On Tyranny: Learning Lessons from History
Brandon Sun, October 16, 2017 – David McConkeyLesson No. 1: “Do not obey in advance.”
If that sounds ominous, it should. This is the start of a remarkable new book, “On Tyranny: 20 Lessons from the 20th Century.” Historian Timothy Snyder was so alarmed by the election of Donald Trump that he wrote this short volume warning his fellow citizens.
Study the history of dictatorships in Europe, the author advises, to see what could happen here today. If we can learn lessons from the past, we may prevent the worst from occurring.
Professor Snyder teaches at Yale University. He also studied and taught for years in Europe. His specialty is researching fascist and communist regimes and the Holocaust.
Authoritarian regimes, Snyder informs us, often begin with an election. Citizens do not realize that they are voting freely for the last time. Snyder notes the election of Adolf Hitler in Germany in 1932; of the communists in Czechoslovakia in 1946; and of the (still-in-power) oligarchy in Russia in 1990. Snyder wonders: will Americans regard as a similar turning point the presidential election of 2016?
Snyder makes a chilling observation about the response of some of the German people in the early days of Hitler’s government. Individuals began to harass and even kill Jews – before they were told to do so. Ordinary folks anticipated Nazi directives and carried them out – more quickly and more thoroughly than Hitler thought possible.
Hence the author’s first lesson about not obeying in advance. Otherwise, we risk “teaching power what it can do.”
“History does not repeat,” Snyder writes, “but it does instruct.” And one instruction is to not take the future for granted. The smooth continuance of democracy is not guaranteed.
But, hold on: isn’t the professor being paranoid? Isn’t it ridiculous to fear the end of American democracy? Maybe. But Snyder’s message is sound: we should not be complacent. Instead, we should be resilient. The more engaged the citizenry, the less chance that a Trump is elected in the first place. Should a Trump emerge, the less chance that an authoritarian regime is established.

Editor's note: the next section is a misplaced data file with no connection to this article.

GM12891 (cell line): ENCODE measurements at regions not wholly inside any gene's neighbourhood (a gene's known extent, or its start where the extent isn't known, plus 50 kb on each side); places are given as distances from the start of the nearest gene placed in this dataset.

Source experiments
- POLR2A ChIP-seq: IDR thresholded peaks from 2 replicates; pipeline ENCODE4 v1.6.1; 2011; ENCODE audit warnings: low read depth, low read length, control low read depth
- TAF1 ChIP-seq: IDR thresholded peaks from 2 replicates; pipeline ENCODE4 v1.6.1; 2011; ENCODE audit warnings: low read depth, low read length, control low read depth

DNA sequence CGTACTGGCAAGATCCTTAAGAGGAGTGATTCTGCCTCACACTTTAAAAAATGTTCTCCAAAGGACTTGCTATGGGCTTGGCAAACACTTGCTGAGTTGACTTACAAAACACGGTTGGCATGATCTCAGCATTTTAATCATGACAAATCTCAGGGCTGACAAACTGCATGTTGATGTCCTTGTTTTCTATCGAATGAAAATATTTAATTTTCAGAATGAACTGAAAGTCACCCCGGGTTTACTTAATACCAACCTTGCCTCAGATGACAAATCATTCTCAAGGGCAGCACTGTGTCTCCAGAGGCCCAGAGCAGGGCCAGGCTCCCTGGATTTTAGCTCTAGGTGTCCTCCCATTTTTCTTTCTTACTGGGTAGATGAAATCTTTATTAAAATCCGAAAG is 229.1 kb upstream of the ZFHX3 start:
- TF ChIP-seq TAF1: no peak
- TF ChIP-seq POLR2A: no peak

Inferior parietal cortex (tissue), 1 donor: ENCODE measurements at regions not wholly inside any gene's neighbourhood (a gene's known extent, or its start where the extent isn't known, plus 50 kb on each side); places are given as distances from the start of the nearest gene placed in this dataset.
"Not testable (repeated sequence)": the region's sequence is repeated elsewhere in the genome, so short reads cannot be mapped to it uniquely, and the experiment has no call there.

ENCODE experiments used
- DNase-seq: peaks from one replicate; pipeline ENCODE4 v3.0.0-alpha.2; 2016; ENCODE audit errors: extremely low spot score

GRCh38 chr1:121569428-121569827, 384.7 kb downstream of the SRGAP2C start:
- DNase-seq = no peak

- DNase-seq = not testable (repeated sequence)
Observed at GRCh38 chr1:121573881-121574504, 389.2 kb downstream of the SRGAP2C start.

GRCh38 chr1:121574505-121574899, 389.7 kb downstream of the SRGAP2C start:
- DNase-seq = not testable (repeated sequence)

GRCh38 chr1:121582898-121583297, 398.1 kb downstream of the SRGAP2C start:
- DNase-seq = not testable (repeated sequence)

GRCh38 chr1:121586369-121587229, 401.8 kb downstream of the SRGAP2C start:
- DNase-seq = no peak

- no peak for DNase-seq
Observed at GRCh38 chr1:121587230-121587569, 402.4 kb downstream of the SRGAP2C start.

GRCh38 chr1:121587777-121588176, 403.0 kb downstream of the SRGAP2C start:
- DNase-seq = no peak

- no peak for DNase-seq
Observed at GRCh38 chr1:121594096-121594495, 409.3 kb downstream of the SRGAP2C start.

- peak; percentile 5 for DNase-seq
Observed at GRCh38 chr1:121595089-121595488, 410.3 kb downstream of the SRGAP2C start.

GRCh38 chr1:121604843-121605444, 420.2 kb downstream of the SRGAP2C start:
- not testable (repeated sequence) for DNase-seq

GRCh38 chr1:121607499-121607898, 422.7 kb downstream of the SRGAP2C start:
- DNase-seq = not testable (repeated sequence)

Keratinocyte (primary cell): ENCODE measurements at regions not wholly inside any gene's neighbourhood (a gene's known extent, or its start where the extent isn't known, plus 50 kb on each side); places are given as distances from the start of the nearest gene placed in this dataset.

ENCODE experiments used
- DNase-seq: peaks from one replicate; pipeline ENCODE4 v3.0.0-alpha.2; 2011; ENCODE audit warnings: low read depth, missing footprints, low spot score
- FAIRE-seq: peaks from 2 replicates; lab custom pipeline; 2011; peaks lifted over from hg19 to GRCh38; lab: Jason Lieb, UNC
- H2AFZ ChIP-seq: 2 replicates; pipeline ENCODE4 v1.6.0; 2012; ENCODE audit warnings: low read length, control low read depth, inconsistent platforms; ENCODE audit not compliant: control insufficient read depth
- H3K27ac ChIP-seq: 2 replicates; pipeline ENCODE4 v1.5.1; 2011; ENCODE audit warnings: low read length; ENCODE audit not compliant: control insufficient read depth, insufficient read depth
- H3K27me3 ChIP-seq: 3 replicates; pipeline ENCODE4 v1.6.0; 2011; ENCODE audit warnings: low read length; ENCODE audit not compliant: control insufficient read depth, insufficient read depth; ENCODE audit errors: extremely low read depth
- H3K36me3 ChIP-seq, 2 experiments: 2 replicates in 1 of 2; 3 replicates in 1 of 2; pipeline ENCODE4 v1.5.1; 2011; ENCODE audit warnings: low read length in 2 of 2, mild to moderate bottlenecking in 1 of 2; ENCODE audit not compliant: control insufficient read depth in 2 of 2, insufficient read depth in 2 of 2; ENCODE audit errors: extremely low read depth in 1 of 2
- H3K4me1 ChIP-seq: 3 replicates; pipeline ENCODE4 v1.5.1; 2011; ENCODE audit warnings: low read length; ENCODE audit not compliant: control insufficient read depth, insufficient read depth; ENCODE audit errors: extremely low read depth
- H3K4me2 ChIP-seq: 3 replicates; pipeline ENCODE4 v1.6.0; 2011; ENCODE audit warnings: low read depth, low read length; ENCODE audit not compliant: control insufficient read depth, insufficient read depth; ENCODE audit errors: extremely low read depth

The theme of the lessons is that we create a civil society by our everyday actions. Some recommendations I might have expected, like Lesson No. 2: “Defend institutions.” Some I found surprising, like Lesson No. 12: “Make eye contact and small talk.”
Snyder cautions us about the impact of TV and the internet. When we get information from a screen, he says, “we tend to be drawn in by the logic of spectacle. When we learn of one scandal, it whets our appetite for the next.” Trump becomes impervious to political harm “once we subliminally accept that we are watching a reality show rather than thinking about real life.”
Snyder reminds us of the benefit of deeper thinking that comes from reading books and newspapers. “We need print journalists, so that stories can develop on the page and in our minds.”
Altogether, the lessons paint a picture of a thoughtful, involved and inspired citizenship. These are good practices for anybody, anytime, anywhere. Even if the worry about Trump is exaggerated; even if Canada’s democracy is secure. Like Lesson No. 5: “Remember professional ethics.” Or Lesson No. 15: “Contribute to good causes.”
I recommend “On Tyranny”: for its historical explanations, meaningful insights, and useful examples. Professor Snyder has given us a readable, accessible resource. The book costs $7; it is available at the Brandon Public Library. “On Tyranny” would be excellent for individuals, book clubs and classrooms.
As well, I suggest listening to the one-hour conversation with Snyder and the philosopher Sam Harris on the latter’s podcast. You can download it for free at: samharris.org/podcasts/the-road-to-tyranny/. (The conversation starts at the four-minute mark.)
We now find ourselves in the dark and frightening Trump era. That such a president could be elected by American voters shows how uncertain the future can be. We can prepare ourselves by learning lessons from history: we never know what might be asked of us.
Lesson No. 20: “Be as courageous as you can.”
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